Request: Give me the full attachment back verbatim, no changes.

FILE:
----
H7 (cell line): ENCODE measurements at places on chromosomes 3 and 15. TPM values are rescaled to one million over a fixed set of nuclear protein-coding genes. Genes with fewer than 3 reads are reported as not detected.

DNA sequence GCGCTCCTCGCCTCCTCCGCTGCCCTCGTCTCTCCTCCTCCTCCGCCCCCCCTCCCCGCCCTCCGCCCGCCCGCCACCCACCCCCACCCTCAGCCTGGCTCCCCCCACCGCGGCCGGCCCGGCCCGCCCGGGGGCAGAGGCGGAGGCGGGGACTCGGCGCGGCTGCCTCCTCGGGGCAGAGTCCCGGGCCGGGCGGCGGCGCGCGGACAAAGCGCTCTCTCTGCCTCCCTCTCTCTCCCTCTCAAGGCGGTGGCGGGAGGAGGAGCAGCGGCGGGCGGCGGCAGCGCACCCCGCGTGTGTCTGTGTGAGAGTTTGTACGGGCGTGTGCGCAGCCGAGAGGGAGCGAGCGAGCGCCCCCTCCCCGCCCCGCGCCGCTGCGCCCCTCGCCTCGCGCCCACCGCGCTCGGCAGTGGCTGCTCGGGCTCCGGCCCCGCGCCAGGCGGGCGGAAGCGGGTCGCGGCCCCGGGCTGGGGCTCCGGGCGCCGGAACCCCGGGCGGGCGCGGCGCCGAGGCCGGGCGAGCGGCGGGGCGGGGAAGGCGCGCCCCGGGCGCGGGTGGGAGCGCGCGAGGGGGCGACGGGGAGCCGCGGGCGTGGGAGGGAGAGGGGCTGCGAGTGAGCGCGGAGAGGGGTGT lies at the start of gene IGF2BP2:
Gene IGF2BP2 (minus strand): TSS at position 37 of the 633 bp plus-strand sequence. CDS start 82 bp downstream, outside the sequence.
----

H7 (cell line): ENCODE measurements at places on chromosomes 3 and 15. TPM values are rescaled to one million over a fixed set of nuclear protein-coding genes. Genes with fewer than 3 reads are reported as not detected.

DNA sequence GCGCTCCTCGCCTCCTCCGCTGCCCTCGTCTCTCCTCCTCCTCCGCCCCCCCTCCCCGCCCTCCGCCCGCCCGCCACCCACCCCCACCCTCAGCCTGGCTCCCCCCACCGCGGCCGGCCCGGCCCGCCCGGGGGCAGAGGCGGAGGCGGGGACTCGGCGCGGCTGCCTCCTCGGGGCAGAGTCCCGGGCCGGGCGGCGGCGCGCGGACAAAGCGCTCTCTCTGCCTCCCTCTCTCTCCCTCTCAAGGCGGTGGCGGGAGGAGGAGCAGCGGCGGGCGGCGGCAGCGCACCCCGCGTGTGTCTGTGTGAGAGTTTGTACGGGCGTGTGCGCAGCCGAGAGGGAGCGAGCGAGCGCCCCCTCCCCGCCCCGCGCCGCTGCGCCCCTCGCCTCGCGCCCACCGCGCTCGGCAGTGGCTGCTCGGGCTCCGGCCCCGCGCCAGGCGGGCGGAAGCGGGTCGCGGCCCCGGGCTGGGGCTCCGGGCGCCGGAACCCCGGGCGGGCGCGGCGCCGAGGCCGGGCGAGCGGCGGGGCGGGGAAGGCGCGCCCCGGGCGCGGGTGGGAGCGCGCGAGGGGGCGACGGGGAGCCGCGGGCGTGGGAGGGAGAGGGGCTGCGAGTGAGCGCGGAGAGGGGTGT lies at the start of gene IGF2BP2:
Gene IGF2BP2 (minus strand): TSS at position 37 of the 633 bp plus-strand sequence. CDS start 82 bp downstream, outside the sequence.